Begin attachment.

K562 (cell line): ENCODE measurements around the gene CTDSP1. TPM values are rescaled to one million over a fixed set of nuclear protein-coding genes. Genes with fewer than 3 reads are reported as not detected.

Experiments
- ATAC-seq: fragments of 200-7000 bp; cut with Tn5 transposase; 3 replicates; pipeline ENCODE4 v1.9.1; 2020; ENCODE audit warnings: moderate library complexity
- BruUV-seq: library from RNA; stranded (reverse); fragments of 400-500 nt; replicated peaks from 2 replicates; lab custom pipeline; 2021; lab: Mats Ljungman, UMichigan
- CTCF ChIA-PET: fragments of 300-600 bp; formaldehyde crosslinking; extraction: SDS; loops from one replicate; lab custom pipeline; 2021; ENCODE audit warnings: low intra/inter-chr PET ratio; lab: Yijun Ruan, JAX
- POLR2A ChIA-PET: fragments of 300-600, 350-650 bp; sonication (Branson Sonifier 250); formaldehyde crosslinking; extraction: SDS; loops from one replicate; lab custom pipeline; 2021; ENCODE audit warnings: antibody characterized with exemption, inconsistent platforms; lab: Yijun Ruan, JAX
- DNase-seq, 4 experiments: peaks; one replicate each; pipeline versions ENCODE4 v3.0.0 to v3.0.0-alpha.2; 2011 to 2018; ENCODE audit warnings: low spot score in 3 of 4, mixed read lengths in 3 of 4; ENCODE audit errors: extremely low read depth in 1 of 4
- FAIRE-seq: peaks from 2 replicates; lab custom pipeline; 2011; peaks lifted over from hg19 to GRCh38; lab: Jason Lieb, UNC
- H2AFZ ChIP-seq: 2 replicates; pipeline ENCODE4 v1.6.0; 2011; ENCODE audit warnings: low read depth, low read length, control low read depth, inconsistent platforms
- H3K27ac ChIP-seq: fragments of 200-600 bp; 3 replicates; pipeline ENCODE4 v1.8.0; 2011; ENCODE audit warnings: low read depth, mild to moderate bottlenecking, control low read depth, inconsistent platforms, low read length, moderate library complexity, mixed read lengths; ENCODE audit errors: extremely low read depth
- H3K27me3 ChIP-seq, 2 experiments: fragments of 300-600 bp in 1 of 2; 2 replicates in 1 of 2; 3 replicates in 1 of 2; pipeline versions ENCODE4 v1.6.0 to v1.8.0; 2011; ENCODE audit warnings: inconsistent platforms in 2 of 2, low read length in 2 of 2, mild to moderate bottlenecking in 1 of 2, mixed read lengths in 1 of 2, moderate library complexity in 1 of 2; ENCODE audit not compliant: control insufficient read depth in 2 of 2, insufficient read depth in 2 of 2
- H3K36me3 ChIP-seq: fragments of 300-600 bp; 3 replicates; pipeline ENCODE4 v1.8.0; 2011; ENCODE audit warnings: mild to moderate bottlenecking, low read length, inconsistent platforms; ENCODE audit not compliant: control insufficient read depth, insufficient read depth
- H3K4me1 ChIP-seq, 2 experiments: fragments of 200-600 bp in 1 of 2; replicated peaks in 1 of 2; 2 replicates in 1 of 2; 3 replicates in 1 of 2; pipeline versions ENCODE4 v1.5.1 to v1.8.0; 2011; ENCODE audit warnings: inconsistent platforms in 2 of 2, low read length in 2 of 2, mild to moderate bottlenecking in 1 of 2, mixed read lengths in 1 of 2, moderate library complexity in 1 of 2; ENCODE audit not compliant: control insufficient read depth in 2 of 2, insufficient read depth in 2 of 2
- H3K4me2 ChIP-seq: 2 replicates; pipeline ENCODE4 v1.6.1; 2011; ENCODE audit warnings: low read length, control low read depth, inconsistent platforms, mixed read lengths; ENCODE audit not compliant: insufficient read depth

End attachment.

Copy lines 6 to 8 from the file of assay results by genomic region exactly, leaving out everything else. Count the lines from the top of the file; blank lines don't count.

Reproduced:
- POLR2A ChIA-PET: fragments of 300-600, 350-650 bp; sonication (Branson Sonifier 250); formaldehyde crosslinking; extraction: SDS; loops from one replicate; lab custom pipeline; 2021; ENCODE audit warnings: antibody characterized with exemption, inconsistent platforms; lab: Yijun Ruan, JAX
- DNase-seq, 4 experiments: peaks; one replicate each; pipeline versions ENCODE4 v3.0.0 to v3.0.0-alpha.2; 2011 to 2018; ENCODE audit warnings: low spot score in 3 of 4, mixed read lengths in 3 of 4; ENCODE audit errors: extremely low read depth in 1 of 4
- FAIRE-seq: peaks from 2 replicates; lab custom pipeline; 2011; peaks lifted over from hg19 to GRCh38; lab: Jason Lieb, UNC